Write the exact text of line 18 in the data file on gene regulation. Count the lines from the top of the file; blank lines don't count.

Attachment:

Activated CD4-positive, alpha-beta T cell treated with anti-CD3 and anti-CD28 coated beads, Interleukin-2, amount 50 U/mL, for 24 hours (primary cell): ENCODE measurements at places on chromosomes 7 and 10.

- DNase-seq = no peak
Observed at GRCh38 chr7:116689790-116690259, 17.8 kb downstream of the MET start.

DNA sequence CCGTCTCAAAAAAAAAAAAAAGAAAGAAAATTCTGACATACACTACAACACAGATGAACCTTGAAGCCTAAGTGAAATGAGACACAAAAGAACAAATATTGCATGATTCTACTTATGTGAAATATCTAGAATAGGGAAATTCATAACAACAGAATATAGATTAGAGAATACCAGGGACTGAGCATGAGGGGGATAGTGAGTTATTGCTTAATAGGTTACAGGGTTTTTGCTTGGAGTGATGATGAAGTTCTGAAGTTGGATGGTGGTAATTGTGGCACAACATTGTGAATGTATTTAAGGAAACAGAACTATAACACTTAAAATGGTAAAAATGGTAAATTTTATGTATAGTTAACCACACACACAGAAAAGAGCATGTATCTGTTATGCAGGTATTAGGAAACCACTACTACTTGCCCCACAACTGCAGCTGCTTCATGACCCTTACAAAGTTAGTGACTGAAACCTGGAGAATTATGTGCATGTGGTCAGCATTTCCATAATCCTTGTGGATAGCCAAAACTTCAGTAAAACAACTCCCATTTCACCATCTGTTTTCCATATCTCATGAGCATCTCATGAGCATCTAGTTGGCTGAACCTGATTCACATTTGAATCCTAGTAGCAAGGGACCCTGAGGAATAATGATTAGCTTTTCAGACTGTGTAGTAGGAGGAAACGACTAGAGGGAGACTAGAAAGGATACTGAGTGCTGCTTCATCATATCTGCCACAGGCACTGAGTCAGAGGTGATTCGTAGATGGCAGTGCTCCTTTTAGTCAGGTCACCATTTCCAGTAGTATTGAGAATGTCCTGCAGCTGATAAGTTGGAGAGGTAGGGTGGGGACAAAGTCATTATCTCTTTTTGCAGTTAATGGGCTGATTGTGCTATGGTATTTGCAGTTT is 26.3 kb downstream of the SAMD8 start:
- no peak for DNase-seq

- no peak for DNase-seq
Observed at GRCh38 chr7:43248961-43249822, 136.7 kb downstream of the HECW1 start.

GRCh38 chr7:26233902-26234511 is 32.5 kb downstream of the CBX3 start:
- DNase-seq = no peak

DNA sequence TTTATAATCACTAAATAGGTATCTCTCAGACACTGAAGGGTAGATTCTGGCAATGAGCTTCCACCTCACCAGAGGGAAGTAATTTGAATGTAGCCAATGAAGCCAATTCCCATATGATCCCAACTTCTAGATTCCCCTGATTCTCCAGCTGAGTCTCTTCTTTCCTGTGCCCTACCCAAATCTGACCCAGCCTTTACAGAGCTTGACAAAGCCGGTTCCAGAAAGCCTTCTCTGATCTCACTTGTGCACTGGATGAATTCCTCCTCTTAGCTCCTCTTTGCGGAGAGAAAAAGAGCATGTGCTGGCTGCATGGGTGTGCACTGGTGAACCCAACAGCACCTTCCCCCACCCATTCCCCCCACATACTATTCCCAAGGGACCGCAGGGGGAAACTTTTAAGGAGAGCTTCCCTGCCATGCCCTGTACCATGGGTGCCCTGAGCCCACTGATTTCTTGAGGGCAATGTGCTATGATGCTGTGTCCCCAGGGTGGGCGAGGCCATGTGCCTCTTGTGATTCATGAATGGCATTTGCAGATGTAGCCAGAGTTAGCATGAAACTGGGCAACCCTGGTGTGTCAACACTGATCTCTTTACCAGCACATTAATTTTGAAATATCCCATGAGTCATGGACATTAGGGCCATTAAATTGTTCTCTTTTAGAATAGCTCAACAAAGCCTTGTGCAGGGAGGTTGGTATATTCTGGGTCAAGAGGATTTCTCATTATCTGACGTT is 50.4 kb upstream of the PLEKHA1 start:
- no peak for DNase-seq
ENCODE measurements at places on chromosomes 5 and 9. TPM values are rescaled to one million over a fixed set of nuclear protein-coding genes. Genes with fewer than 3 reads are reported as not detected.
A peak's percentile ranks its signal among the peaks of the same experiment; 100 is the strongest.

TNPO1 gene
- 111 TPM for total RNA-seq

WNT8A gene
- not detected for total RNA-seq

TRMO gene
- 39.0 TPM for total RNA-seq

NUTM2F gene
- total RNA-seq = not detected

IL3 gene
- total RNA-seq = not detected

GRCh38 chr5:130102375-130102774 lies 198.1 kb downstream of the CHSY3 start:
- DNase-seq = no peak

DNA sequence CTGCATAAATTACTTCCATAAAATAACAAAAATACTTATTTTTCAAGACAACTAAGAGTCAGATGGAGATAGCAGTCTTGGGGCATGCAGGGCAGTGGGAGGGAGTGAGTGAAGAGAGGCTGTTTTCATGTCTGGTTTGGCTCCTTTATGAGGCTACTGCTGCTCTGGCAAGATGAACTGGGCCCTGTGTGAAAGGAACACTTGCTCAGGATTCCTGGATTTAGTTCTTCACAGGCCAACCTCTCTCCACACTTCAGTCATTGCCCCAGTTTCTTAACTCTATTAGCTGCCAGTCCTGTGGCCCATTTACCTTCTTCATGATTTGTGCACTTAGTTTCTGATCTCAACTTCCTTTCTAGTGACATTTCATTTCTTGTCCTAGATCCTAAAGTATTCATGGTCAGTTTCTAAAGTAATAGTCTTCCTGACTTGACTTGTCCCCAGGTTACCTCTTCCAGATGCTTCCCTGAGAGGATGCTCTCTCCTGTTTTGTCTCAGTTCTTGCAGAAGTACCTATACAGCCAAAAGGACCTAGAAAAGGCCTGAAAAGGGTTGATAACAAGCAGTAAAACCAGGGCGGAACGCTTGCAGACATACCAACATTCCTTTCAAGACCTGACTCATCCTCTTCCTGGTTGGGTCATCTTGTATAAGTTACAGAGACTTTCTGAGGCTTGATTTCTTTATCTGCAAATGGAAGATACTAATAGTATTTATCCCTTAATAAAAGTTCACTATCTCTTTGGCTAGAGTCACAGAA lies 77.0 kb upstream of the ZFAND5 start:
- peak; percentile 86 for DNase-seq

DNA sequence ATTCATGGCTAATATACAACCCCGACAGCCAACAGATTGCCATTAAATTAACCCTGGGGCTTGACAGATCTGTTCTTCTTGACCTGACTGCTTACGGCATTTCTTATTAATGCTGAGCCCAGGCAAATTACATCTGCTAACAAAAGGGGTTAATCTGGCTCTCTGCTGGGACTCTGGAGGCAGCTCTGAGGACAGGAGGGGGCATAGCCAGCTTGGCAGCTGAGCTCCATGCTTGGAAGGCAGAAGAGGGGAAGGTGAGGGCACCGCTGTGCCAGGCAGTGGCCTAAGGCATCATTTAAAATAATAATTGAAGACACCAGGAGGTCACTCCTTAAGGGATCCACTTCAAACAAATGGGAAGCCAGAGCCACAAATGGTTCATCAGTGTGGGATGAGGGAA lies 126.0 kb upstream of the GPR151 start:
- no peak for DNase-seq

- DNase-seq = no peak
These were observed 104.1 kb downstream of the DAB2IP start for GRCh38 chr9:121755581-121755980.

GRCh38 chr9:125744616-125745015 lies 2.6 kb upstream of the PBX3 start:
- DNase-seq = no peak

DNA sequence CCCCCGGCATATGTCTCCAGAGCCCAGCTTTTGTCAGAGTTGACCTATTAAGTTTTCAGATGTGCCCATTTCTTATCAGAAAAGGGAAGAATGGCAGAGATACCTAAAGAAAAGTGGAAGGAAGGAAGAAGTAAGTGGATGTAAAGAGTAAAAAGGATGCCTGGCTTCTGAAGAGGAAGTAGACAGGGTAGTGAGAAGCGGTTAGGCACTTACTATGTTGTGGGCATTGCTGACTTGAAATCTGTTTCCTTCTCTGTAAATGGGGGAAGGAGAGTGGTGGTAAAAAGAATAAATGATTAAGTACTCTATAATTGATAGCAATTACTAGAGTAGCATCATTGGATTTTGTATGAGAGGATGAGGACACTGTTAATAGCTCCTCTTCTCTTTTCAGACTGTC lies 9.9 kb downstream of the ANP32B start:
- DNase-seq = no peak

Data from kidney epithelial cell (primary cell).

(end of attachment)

TRMO gene